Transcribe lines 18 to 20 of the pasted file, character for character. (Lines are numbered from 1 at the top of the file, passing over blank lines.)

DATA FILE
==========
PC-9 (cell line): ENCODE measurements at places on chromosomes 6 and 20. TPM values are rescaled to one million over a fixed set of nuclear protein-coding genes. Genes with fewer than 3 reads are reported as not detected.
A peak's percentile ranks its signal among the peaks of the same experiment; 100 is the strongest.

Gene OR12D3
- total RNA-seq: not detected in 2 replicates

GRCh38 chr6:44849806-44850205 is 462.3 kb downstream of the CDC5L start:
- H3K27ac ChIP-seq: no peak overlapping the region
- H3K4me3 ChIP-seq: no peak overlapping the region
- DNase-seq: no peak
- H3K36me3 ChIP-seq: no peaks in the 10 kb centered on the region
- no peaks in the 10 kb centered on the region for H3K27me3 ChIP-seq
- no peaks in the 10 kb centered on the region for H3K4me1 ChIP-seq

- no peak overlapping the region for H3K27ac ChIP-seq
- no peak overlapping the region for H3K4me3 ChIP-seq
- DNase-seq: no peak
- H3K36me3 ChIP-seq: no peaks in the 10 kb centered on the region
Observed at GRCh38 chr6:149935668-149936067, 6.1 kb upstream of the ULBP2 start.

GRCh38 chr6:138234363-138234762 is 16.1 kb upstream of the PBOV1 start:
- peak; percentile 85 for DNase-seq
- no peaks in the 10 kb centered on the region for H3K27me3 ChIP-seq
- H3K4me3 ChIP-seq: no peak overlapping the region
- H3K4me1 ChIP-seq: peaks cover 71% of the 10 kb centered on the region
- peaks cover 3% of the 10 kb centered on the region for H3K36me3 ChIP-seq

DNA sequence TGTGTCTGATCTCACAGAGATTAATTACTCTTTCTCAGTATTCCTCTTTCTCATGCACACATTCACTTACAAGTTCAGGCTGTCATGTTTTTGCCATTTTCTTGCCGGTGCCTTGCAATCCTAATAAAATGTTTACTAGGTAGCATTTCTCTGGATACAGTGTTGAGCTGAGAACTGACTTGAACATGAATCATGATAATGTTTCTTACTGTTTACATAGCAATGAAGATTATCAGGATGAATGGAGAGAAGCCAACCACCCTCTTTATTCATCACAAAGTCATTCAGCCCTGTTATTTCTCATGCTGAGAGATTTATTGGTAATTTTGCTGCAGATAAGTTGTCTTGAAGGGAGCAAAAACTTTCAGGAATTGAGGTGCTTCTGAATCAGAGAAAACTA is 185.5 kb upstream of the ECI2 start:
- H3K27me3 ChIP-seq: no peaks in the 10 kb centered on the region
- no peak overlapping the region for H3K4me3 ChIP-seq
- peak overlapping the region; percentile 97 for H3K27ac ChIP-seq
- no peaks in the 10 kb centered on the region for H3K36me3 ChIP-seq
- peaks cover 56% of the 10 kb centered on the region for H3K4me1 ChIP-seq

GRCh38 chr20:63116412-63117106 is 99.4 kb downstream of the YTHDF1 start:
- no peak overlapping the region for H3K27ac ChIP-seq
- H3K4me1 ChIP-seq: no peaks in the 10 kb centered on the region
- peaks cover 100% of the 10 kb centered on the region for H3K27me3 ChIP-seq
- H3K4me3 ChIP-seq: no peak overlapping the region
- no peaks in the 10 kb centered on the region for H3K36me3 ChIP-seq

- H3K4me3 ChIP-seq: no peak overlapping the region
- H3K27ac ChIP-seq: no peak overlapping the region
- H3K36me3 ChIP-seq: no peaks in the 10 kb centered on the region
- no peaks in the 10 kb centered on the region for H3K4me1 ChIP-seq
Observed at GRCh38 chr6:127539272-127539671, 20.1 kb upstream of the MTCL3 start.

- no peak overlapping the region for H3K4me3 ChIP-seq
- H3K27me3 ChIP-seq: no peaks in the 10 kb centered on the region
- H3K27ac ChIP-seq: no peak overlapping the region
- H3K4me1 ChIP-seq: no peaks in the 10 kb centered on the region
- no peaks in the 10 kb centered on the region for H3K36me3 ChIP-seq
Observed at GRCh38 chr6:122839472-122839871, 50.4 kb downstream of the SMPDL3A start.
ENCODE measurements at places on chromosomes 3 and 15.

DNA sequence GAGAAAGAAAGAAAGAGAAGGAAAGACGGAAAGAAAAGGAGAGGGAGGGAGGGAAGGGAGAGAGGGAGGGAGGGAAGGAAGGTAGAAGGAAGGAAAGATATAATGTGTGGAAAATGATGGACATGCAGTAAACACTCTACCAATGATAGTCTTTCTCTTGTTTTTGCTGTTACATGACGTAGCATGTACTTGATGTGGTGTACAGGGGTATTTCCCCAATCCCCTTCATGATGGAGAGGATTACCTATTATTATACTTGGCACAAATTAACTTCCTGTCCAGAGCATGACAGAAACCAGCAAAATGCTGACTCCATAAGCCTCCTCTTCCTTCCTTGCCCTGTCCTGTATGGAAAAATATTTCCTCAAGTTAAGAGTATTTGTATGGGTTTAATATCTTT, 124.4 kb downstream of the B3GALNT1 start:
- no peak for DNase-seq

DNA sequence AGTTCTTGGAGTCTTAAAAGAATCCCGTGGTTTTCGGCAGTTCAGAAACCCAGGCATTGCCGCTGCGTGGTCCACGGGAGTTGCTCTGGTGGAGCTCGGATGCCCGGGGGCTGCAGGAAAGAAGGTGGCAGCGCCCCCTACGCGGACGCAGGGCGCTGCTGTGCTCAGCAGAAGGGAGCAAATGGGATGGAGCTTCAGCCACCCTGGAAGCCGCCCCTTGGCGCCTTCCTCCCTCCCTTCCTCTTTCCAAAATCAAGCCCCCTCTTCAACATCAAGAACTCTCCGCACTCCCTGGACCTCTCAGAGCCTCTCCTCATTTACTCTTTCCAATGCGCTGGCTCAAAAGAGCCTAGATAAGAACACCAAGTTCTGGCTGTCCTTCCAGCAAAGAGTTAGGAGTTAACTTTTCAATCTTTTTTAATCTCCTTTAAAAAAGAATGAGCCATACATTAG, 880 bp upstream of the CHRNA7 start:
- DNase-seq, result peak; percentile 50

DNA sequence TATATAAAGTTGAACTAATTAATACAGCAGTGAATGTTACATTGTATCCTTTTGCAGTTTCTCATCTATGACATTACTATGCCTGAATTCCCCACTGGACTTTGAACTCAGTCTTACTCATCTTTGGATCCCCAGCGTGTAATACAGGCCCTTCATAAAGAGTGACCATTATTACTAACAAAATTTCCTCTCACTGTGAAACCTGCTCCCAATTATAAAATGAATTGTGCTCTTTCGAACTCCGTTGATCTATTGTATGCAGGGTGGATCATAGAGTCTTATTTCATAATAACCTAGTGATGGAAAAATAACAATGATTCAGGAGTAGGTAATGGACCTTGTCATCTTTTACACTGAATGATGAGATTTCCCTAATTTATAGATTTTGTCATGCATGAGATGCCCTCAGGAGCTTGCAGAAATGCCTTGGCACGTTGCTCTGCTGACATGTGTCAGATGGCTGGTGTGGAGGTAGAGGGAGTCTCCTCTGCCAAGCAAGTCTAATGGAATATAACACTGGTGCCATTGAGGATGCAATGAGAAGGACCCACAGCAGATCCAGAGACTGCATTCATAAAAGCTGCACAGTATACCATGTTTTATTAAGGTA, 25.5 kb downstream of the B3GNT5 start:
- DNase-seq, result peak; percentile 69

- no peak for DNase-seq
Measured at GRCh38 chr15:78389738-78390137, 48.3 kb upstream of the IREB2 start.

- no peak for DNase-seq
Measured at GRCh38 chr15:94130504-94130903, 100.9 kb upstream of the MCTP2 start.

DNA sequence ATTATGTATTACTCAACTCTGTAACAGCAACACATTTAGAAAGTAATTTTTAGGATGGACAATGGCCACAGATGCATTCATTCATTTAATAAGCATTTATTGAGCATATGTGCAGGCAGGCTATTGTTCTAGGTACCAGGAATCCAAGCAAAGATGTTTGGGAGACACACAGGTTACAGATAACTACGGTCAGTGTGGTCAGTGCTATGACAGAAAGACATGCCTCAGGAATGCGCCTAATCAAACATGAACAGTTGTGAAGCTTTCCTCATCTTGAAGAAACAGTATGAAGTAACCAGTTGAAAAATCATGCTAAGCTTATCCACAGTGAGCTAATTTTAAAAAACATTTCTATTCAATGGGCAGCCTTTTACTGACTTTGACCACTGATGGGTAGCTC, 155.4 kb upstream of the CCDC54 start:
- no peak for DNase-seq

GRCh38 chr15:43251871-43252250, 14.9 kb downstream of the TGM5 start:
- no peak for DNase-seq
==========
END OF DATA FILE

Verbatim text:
- peak; percentile 85 for DNase-seq
- no peaks in the 10 kb centered on the region for H3K27me3 ChIP-seq
- H3K4me3 ChIP-seq: no peak overlapping the region